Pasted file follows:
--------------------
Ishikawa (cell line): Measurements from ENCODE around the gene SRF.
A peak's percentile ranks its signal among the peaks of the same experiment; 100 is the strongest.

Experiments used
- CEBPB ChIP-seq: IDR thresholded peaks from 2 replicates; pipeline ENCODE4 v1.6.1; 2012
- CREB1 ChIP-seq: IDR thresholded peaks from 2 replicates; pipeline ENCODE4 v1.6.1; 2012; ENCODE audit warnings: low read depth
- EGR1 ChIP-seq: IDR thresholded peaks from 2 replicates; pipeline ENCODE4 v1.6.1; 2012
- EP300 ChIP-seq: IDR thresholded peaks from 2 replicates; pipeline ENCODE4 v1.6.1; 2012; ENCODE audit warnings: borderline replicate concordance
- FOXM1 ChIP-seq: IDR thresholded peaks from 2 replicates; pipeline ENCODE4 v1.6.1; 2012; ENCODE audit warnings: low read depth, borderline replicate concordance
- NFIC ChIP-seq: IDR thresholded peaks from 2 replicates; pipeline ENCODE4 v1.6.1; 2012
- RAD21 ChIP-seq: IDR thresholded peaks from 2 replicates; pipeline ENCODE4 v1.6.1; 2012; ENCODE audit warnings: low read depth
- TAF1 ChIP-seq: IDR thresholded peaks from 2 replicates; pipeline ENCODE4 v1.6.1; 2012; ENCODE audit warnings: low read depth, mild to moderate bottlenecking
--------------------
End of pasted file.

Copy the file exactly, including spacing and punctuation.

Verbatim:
Ishikawa (cell line): Measurements from ENCODE around the gene SRF.
A peak's percentile ranks its signal among the peaks of the same experiment; 100 is the strongest.

Experiments used
- CEBPB ChIP-seq: IDR thresholded peaks from 2 replicates; pipeline ENCODE4 v1.6.1; 2012
- CREB1 ChIP-seq: IDR thresholded peaks from 2 replicates; pipeline ENCODE4 v1.6.1; 2012; ENCODE audit warnings: low read depth
- EGR1 ChIP-seq: IDR thresholded peaks from 2 replicates; pipeline ENCODE4 v1.6.1; 2012
- EP300 ChIP-seq: IDR thresholded peaks from 2 replicates; pipeline ENCODE4 v1.6.1; 2012; ENCODE audit warnings: borderline replicate concordance
- FOXM1 ChIP-seq: IDR thresholded peaks from 2 replicates; pipeline ENCODE4 v1.6.1; 2012; ENCODE audit warnings: low read depth, borderline replicate concordance
- NFIC ChIP-seq: IDR thresholded peaks from 2 replicates; pipeline ENCODE4 v1.6.1; 2012
- RAD21 ChIP-seq: IDR thresholded peaks from 2 replicates; pipeline ENCODE4 v1.6.1; 2012; ENCODE audit warnings: low read depth
- TAF1 ChIP-seq: IDR thresholded peaks from 2 replicates; pipeline ENCODE4 v1.6.1; 2012; ENCODE audit warnings: low read depth, mild to moderate bottlenecking